Dora or the Sexual Neuroses of Our Parents

Screen International, February 7, 2015 | Go to article overview

Dora or the Sexual Neuroses of Our Parents


Dir: Stina Werenfels.Switzerland-Germany. 2015. 88mins

A young woman with learning difficulties gets pregnant after embarking on a sexual relationship with an abusive seducer... It would take a filmmaker of outstanding subtlety, or a fearless provocateur, to make the most of this premise. Unfortunately, writer-director Stina Werenfels doesn't remotely succeed in Dora Or The Sexual Neuroses of Our Parents (Dora oder Die sexuellen Neurosen unserer Eltern), a film that contrives to be at once well-meaning, half-baked and by the end, ill-judged, as the melodrama cranks up from the uncomfortable to the downright absurd.

The acting is creditable all round, with Eidinger even contriving to tone down Peter's fire-and-brimstone factor to manageable levels, while Schily and Jucker agonise with commendable delicacy.

Based on a play by Lukas Barfüss, and featuring a spirited but unavoidably problematic lead performance by newcomer Victoria Schulz, Dora may provide ample fodder for festival discussions focused on disability and sexuality, but has slim commercial prospects.

Werenfels's follow-up to her 2006 feature Going Private is about 18-year-old Dora (Schulz), who has learning difficulties and lives with her middle-class parents, party caterer Kristin (Schily) and maths professor Felix (Jucker). Despite the film's subtitle, Mum and Dad don't seem to suffer from any serious sexual neuroses, only an understandable discomfort around their daughter, as her sexual curiosity starts to erupt.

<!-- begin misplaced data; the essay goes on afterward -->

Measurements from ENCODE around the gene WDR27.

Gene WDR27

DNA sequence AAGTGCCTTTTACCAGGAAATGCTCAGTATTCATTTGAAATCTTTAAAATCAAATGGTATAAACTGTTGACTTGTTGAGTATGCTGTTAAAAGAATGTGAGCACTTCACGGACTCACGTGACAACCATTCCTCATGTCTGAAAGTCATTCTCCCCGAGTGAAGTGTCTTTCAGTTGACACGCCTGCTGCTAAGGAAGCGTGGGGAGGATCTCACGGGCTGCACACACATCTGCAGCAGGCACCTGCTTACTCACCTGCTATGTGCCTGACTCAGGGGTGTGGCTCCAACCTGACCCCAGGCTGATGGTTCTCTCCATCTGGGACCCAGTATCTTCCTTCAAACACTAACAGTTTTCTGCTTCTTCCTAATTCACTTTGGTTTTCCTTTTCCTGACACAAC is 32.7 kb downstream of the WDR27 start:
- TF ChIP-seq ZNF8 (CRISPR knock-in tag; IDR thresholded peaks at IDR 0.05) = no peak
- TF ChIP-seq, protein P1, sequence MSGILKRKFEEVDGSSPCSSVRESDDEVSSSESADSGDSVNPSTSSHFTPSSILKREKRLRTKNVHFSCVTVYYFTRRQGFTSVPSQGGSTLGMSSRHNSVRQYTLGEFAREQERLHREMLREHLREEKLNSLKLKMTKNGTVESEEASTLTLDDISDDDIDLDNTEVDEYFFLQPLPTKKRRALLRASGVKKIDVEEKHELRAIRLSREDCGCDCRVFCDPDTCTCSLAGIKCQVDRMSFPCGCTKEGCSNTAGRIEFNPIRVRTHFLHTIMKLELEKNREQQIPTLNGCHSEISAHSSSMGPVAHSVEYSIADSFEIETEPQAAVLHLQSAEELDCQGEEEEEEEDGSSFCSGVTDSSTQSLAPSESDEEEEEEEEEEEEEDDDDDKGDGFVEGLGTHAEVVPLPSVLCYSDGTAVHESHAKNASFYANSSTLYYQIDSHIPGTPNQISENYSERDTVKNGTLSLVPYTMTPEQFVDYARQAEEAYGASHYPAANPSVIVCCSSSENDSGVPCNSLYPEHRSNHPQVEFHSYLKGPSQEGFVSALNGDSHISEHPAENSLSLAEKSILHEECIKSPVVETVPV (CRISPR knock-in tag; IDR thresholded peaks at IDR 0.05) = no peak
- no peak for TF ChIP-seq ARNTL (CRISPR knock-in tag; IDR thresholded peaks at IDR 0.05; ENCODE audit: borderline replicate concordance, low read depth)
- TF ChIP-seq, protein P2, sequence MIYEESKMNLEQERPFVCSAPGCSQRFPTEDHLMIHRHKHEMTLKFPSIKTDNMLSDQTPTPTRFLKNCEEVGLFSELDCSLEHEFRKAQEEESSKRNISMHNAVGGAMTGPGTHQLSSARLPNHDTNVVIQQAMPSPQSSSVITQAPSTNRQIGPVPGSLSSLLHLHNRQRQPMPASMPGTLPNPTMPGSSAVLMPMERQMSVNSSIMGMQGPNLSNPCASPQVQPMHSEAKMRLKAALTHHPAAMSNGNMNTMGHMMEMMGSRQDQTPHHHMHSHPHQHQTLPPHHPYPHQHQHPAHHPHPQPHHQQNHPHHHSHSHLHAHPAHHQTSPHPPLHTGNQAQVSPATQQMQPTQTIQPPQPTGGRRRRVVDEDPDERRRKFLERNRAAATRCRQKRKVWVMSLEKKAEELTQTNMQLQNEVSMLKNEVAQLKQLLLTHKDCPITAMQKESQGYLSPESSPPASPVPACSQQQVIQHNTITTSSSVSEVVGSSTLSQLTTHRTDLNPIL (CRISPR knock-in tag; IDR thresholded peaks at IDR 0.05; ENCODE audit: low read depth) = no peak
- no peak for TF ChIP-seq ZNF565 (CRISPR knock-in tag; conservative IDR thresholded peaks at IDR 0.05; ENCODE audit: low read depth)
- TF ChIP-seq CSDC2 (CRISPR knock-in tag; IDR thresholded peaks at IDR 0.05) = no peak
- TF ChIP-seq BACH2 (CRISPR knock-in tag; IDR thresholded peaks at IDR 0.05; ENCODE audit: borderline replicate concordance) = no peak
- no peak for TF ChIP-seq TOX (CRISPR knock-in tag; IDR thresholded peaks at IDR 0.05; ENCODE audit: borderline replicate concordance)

Dora bursts in on their love-making, attempts to give Dad a passionate kiss and, in a scene that yields unintentional farce, masturbates in the bath while embarrassed Mum reads her a fairy tale. One day Dora follows a young man, Peter (Eidinger), into a subway toilet and finds herself having sex with him. It seems to be straightforward rape, but she then starts a long-term liaison with Peter, leading to pregnancy.

Werenfels has stated that she is interested in questions of taboo surrounding disability and sexuality, but the film is never dispassionate enough to engage us productively in these issues. At the start, the film elicits our sympathies for Dora's loving, but over-stretched parents, while skewing the film very much to their daughter's perception of the world, through highly coloured subjective shots (including close-ups of fruit, flowers and snails) presenting Dora's sometimes blurred, sometimes euphoric optic. …

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